If Tucson Symphony Orchestra’s Music Director José Luis Gomez had dreams during the past 18 months of pandemic-enforced silence for his orchestra, it may well have been a fuerte. (strong). His dreams certainly came true last weekend when TSO played its season opening concert in the Music Hall of Tucson Convention Center. It was a fitting return; the orchestra and Gomez came to play and the audience to support, listen and enjoy. Gomez would not even have needed the traditional season opening National Anthem to bring the audience to its feet.

Gomez chose for the occasion the “Festive Overture,” by William Grant Still. This piece was recognized for its quality since birth, winning the Best Overture prize in a nationwide contest in 1944. Still was recently referred to as “The widely acknowledged Dean” of black American composers by Zachary Woolfe in The New York Times.

The “Festive Overture” is an accessible, American piece modern enough for the occasion but not so atonal as to upset the sensitivities of audiences who, like this reviewer, are all-too-firmly rooted in the 19th century. Its martial rhythms and beautiful melodies made one feel he/she was marching not only into the concert but into the season itself.

By far the most challenging piece on the program came second to the overture in the form of Astor Piazzolla’s “The Four Seasons of Buenos Aires.” It is challenging for the solo violinist, in this case Lara St. John, to perform and for the reviewer to capture. In her pre- concert remarks, St. John made reference to the large amount of improvisation she employs, making it difficult to know where Piazzolla ends and St. John begins. She is clearly a strong and vigorous violinist and performed at an exceptional level, earning her a number of curtain calls.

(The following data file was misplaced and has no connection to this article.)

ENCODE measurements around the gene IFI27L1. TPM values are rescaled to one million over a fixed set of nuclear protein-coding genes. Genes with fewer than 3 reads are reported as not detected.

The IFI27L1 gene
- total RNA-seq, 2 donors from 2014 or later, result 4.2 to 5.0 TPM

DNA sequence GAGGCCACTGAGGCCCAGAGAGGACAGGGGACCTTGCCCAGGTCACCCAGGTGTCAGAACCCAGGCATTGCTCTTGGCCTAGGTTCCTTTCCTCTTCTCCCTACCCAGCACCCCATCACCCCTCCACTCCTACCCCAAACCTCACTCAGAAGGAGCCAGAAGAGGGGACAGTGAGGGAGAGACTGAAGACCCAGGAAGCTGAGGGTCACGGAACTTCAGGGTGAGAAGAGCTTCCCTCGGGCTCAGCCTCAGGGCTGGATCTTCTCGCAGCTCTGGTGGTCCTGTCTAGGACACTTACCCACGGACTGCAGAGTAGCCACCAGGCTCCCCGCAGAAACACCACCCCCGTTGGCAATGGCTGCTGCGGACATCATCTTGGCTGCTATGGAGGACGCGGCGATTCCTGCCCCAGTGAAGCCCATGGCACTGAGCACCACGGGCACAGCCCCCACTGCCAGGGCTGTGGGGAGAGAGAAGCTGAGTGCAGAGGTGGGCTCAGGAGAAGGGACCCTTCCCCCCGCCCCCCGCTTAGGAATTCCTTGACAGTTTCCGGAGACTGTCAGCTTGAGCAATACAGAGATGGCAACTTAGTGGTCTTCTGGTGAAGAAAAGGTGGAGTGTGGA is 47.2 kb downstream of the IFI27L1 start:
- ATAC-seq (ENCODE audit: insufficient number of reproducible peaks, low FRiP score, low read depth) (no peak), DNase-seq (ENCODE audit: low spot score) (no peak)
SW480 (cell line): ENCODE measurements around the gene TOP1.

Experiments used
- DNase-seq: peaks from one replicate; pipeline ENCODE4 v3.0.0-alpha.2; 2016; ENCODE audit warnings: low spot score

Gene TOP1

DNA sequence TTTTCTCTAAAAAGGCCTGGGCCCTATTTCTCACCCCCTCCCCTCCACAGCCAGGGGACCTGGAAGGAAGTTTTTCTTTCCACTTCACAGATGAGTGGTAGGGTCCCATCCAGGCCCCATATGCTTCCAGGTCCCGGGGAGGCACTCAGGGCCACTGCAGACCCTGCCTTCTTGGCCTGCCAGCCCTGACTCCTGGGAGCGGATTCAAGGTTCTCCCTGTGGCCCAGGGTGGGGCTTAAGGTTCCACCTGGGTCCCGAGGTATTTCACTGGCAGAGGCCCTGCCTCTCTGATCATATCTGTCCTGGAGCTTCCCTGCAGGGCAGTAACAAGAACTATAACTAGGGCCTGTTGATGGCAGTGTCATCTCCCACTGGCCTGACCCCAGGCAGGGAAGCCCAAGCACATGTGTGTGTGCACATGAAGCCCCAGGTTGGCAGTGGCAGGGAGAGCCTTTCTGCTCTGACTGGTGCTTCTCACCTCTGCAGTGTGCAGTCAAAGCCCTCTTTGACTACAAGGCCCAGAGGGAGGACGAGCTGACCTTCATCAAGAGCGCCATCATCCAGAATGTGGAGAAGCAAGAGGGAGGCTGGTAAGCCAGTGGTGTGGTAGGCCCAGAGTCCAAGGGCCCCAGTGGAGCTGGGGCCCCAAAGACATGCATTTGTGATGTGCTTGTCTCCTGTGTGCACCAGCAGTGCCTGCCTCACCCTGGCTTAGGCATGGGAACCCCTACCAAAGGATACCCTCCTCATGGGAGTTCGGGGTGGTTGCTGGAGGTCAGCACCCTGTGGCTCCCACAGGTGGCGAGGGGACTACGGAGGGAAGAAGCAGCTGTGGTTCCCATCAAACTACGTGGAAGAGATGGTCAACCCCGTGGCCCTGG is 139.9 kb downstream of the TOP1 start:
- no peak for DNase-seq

It is difficult, however, to imbue some of the very ultra-high string notes that may well be improvising, with any real emotion. It tends to make the music more of a show piece for the artist. Not to say there isn’t loads of angst and melancholy in the history of Argentina as well as the music. In fact, the “Evita” song, “Don’t Cry for Me Argentina,” could well be retitled, “DO Cry for Me, Argentina.” This piece continues what Gomez has now made a tradition of including new and exciting Latin American music in each Classic Concert program. Piazzolla’s tangos are always a welcome addition.

The big piece on the opener’s program was the Tchaikovsky Symphony No. 4. This is the beginning of a more unfettered and personal work than the first three symphonies and arose from a most difficult and conflicting part of the composer’s life. He had experimented with a disastrous marriage and entered a part of his life to which even Vladimir Putin is on record. “Tchaikovsky was gay,” the Russian president said, “but Russians love him anyway.” So much for Russian generosity and gender neutrality.

The 4th is a monumental work and appropriate for so auspicious an occasion as the orchestra’s return to life. It amply demonstrated that the basic elements, honed so carefully in the recent past — strong tempi, intonation, and especially balance are all still well in evidence. The final – balance – might have been expected to suffer during the interregnum. It didn’t.

Classic Series will continue on October 15 & 17. Featured will be the Mozart “Jupiter,” the Dvořák Cello Concerto with Amit Peled, Soloist and “Dovetail Overture” by Muczynski. Information and tickets at 520-882-8585 and www.tucsonsymphony.org

Dr. Behnke is available at dbank371@gmail.com